Whether you run a large mental health organization or a small private practice, you already know the importance and the difficulty of maintaining compliance.
Compliance rules and regulations are designed to ensure that minimum standards are followed. They're set by each state and are always subject to change.
Clinical supervision is one category that's highly regulated in most states. This makes sense because clinical supervisors are directly responsible for helping new therapists put into practice the concepts they learned in school. They also help those therapists perform the challenging yet essential self-work needed to become an excellent clinician.
But clinical supervision rules are quickly changing in many states, especially after the COVID-19 pandemic.
Traditionally, clinical supervision was provided face-to-face and one-on-one. Clinical supervisors frequently met in person with supervisees to meet licensure requirements. Some licensure boards would specify that in-person supervision meant that supervisors and supervisees must be physically present.
But the pandemic forced legislation to evaluate the rules and regulations of current supervision practices. Shelter-in-place orders meant businesses of all types, including mental health organizations, had to move their operations online. Many states passed emergency rules that expanded telehealth and allowed clinical supervision to occur virtually. Though shutdowns are now a thing of the past, many states have opted to allow virtual clinical supervision to continue.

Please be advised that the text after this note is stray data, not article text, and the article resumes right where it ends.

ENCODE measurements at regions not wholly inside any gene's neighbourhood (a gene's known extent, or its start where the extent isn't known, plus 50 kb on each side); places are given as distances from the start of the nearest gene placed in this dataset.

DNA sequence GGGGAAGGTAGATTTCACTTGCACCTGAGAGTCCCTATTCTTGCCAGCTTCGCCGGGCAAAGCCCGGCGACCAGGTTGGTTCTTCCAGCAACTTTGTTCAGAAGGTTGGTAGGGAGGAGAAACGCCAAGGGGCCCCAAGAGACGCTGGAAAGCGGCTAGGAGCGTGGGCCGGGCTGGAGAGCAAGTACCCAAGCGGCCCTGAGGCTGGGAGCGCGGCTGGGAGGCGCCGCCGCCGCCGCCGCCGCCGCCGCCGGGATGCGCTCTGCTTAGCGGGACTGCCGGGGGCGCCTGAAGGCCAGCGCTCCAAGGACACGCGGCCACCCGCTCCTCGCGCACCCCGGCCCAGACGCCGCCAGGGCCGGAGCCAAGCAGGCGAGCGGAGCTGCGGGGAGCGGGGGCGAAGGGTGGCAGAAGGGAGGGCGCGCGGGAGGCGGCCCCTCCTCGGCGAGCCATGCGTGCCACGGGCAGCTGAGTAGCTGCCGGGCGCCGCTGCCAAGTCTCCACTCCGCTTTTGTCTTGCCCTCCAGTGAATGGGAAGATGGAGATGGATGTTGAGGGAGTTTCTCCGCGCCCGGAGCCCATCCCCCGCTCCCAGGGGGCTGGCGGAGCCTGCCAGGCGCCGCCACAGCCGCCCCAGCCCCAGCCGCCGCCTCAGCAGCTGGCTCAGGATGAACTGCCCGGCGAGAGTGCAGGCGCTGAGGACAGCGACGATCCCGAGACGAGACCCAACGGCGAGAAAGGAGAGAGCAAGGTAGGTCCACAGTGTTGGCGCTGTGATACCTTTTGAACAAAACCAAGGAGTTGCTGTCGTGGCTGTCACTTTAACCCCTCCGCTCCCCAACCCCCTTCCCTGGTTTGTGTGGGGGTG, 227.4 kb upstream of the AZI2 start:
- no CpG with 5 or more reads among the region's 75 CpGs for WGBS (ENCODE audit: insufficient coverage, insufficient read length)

There are several benefits to virtual supervision, along with distinct challenges. Supervisors and supervisees no longer need to be in the same physical space. Supervision can continue as normal even when one party travels, has car trouble, or faces unexpected childcare concerns.
But your organization must ensure both parties have the tools they need for success, including high-speed internet and devices with sufficient technological capacities. You also need to educate your supervisors on best practices for conducting virtual supervision.
With the current therapist shortage, freeing staff members to provide clinical supervision can take time and effort. Attempting to train all your staff members on the details of virtual supervision can be time-consuming and overwhelming for both staff and resources, which could ultimately impact your clients’ care.
Instead, train new supervisees by partnering with an organization such as Motivo, which has the resources to manage your training. Motivo connects you with a large network of fully licensed clinical supervisors in your state who are experts at virtual supervision.
State boards govern virtual clinical supervision, and the rules are always subject to change. Remember that your organization’s clinical supervision program must follow supervision regulations, as well as those that specifically govern virtual supervision. (e.g., HIPAA privacy laws).
Following compliance rules can be manageable. You'll need to learn the rules for your state, frequently check for any updates or changes, and develop a system to apply and share those rules with your mental health organizations.